Fundamentalism is Masculine
Harris is an atheist and it is fascinating to listen to the Dabiq writers describe Christianity from the perspective of another religion (radical Islam) and then hear Harris evaluate Christianity and radical Islam from the perspective of an atheist. He brings out good points. The Christian concept of trinity is a doctrine that is very difficult to describe. It’s so easy for us just say oh we’re not meant to understand this mystery of God. That’s such a cop out answer. Harris’ focus is on the religious idea of an after-life. He attempts to get his audience (mostly atheist I’m guessing) to empathize with the game-changing idea. If what we do in this life is secondary to eternal life after death, it creates tremendous incentives towards morally questionable activities (martyrdom, violence, evangelization, etc.).
It’s disturbing to read the testimony of Finnish woman who converted from Christianity to Islam and find common religious language that Christians to describe their conversion experience - the after life, simplicity, full devotion, etc.Certainly absent from her conversion testimony was a discussion of grace. In fact in her rebuke to Finnish Christians, she claims what Christians is a set of rules and regulations to live life. Indeed we do. That’s called the law and it didn’t work so well. It did not lead to salvation. That’s what the Muslims believe and they’re not wrong. It’s just incomplete. Living by rules and regulations does not get the job done. We need a savior. We need a complete internal renovation - to be transferred from the kingdom of darkness to the kingdom of light.
Harris says there’s something about radical Islam that is incredibly appealing to men or certain types of men. He’s absolutely correct. And he goes on to explain why.
First of all, radical Islam appeals to the male instinct to discuss and debate abstract philosophical ideas. There is a depth of religious thought and discussion that most strains of religion don’t get to. It’s reflective, profound, and meditative. Men love to talk about “What if” scenarios like “What’s the worst way to die?” During Jeremy Lin’s “Linsanity” craze in 2012, I posted about the relationship between hard work and the grace of God. On Facebook, a bunch of my male friends argued through comments about the role of his work ethic and opportunities he was given to succeed in the NBA. Finally, a woman interjected with “Shouldn’t you guys spend more time praying for Jeremy Lin than arguing about something so silly?” That effectively quashed our discussion. Men love to argue about abstract ideas and also find tangible ways to practice them. There are numerous well-defined practices of prayer and spiritual discipline that actively engage a man’s faith in Islam. Sam Harris calls it “yoga” and thus each Muslim male is a yoga practitioner. Conversely, in Christianity, a man attends church and is reduced to a passive spectator. If you’re not on the worship team or the pastor (very narrowly defined positions that few people can participate) then you can feel left out and emasculated. Sure, you can read your Bible and pray but those pursuits can feel very solitary and don’t give a sense of being connected to something better.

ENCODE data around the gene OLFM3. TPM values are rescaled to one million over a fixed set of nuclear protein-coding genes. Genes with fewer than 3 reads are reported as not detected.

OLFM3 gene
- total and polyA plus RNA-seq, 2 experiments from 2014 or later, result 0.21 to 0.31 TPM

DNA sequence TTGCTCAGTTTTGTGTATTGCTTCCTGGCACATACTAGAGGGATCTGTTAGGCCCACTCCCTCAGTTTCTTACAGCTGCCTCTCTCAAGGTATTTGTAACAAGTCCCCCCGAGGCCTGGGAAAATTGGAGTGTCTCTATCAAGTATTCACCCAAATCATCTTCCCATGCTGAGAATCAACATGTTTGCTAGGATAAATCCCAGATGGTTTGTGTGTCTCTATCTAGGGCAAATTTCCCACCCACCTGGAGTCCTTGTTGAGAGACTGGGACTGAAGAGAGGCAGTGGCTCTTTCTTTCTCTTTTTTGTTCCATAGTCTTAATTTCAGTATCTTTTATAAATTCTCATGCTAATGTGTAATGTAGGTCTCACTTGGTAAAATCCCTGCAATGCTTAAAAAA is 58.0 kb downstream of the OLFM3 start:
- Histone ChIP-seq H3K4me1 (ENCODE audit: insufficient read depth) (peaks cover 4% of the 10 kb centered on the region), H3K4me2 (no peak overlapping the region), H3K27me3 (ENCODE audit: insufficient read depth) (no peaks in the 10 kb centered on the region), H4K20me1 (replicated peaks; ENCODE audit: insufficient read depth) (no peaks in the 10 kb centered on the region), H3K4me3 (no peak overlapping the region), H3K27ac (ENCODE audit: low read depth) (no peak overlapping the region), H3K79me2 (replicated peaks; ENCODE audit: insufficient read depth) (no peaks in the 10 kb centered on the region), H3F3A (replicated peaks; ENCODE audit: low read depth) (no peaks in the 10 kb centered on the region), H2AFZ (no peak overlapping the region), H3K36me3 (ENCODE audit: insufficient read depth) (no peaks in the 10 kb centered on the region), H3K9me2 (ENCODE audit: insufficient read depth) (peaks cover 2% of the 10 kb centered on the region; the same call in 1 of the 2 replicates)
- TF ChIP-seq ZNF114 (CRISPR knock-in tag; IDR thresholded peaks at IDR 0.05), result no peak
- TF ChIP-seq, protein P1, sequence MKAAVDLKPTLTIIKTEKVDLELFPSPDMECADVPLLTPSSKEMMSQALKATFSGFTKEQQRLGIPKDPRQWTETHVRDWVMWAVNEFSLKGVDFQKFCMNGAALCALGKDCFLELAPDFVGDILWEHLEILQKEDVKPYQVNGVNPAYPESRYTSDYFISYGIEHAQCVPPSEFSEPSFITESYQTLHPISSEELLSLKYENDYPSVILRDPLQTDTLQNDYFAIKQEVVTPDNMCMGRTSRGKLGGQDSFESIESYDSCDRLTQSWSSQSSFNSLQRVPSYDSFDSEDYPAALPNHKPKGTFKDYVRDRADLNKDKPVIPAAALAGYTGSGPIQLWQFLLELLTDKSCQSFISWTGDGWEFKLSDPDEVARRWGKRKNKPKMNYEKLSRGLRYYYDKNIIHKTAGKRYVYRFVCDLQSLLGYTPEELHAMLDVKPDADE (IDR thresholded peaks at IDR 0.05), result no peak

Second, radical Islam taps into the male instinct towards aggression and dominance. Put short, you get to kill people. You have a channel for your aggression to pursue evil and eradicate from the universe by fighting disbelievers and putting them to death. That’s where Harris is genius in coining the term “yoga assassin”. Radical Muslims are sent by God on a mission to eliminate disbelievers. You cannot fail at this mission because even if you die trying, that is still success. You have built-in channel to violently vent your fury. War is incredibly bonding because men need tangible enemies and Satan and his demonic forces are intangible opponents.
Third, and perhaps most importantly, radical Islam promotes the subjugation of women. As Harris describes, if you’re a guy who hasn’t experienced much success with women (and this is true for 83% of men under 30), you will find radical Islam appealing because women are subservient to you. You don’t have to work hard to impress them or play mind games or make a lot of money or whatever. Polygamy is encouraged and women have very well-defined and traditional roles.
And I realized his explanation doesn’t just apply to Islam but all strains of fundamentalism, including Christianity. Fundamentalism, at its core, is composed of an unwavering commitment to a narrowly defined set of beliefs, adherence to a set of rules and regulations, and a militant even violent approach to both people and ideas that threaten the first two qualities. Christian fundamentalism attracts both men and women to be sure, but the fact that fundamentalism attracts both conveys that it is appealing to men. From my understanding, progressive Christianity is female-dominated. Men feel increasingly alienated from mainstream Christianity. There’s an inherent fundamentalism (anger against the establishment and overt misogyny) to Donald Trump that makes him appealing to men. Hillary Clinton simply cannot match that. Men are leaving the organized church in droves, both Millenial and otherwise. I don’t believe Christianity was meant to be feminized. Thus, the questions I’m wrestling with are: What real and good aspects of fundamentalism and masculinity need to be recovered in Christianity? Where do we draw the line when those aspects become destructive and unhealthy?